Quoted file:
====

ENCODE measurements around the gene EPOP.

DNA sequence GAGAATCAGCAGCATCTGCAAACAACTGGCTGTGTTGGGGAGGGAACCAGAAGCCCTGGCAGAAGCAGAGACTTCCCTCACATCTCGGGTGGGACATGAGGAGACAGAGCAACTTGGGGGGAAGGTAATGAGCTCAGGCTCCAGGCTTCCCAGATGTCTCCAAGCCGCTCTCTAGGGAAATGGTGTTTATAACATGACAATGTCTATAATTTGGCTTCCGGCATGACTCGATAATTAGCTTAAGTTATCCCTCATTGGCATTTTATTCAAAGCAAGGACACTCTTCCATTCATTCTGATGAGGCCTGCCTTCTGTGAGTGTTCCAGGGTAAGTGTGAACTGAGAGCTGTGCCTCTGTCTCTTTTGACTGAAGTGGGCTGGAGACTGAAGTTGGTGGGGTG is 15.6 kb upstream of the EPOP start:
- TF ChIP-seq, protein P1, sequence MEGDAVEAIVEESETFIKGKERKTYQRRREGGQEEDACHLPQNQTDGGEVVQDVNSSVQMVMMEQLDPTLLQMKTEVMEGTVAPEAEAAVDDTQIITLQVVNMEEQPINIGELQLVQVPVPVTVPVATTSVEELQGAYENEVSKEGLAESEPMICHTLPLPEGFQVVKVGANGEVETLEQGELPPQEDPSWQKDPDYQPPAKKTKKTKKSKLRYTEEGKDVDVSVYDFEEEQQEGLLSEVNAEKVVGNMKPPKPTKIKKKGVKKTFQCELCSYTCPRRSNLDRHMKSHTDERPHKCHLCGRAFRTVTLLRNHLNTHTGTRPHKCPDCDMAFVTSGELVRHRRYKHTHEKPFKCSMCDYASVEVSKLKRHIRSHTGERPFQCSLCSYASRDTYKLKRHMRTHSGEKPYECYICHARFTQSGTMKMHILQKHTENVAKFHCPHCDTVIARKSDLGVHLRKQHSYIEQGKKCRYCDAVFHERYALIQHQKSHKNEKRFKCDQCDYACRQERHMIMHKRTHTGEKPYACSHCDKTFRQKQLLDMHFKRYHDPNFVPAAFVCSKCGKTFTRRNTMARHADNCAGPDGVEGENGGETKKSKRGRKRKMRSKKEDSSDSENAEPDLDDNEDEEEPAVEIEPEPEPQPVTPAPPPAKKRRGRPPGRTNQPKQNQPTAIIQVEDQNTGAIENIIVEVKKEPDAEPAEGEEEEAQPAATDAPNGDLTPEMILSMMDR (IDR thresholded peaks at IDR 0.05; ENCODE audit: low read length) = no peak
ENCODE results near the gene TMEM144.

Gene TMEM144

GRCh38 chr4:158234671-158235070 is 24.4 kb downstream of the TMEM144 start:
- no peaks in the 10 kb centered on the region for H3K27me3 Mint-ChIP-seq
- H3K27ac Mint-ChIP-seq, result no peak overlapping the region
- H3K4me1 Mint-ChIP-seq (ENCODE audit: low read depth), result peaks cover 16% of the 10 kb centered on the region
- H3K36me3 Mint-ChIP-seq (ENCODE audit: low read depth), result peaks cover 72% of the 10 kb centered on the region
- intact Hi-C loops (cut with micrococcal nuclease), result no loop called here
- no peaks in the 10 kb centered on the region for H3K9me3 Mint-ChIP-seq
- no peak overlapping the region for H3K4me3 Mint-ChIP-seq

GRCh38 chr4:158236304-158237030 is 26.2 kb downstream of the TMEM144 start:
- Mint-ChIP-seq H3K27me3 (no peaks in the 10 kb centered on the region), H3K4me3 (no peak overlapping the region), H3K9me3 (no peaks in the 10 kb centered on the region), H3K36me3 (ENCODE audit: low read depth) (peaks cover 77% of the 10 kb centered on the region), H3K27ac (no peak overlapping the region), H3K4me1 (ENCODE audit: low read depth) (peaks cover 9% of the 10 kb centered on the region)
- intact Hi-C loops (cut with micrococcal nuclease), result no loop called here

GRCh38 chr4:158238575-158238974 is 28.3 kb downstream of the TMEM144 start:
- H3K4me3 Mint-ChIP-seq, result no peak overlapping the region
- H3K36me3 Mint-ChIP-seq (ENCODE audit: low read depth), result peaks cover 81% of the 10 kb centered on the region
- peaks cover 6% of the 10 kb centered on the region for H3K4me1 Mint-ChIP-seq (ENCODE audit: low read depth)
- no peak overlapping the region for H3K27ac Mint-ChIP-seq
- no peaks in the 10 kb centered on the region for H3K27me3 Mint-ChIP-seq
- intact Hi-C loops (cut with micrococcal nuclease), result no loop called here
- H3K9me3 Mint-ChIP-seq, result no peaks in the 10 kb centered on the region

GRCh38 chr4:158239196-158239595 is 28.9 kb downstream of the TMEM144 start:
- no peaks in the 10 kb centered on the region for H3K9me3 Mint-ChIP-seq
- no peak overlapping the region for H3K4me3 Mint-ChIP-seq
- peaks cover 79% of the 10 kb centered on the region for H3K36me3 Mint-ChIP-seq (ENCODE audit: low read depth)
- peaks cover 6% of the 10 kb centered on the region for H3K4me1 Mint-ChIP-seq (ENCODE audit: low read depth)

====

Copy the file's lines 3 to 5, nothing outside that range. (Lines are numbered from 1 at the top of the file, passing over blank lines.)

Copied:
- TF ChIP-seq, protein P1, sequence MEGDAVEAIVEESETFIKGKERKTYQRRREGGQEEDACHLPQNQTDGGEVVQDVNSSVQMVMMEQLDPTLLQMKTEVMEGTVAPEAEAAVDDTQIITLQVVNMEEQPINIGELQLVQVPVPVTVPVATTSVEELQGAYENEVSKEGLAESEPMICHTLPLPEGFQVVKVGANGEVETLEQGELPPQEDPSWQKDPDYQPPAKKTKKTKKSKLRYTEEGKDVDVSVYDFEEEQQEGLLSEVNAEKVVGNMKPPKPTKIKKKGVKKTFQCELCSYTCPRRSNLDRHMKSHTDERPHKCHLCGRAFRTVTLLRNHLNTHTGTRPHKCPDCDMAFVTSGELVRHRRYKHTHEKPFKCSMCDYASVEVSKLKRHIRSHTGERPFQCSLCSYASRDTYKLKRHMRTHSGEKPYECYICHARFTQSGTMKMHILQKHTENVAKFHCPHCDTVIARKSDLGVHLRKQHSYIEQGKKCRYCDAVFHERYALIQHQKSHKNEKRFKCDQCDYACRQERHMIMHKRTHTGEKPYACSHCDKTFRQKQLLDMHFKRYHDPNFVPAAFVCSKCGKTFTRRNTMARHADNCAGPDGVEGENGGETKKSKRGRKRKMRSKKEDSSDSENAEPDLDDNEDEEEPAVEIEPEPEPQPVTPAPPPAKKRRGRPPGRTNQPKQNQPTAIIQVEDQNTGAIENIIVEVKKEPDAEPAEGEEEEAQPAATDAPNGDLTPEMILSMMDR (IDR thresholded peaks at IDR 0.05; ENCODE audit: low read length) = no peak
ENCODE results near the gene TMEM144.

Gene TMEM144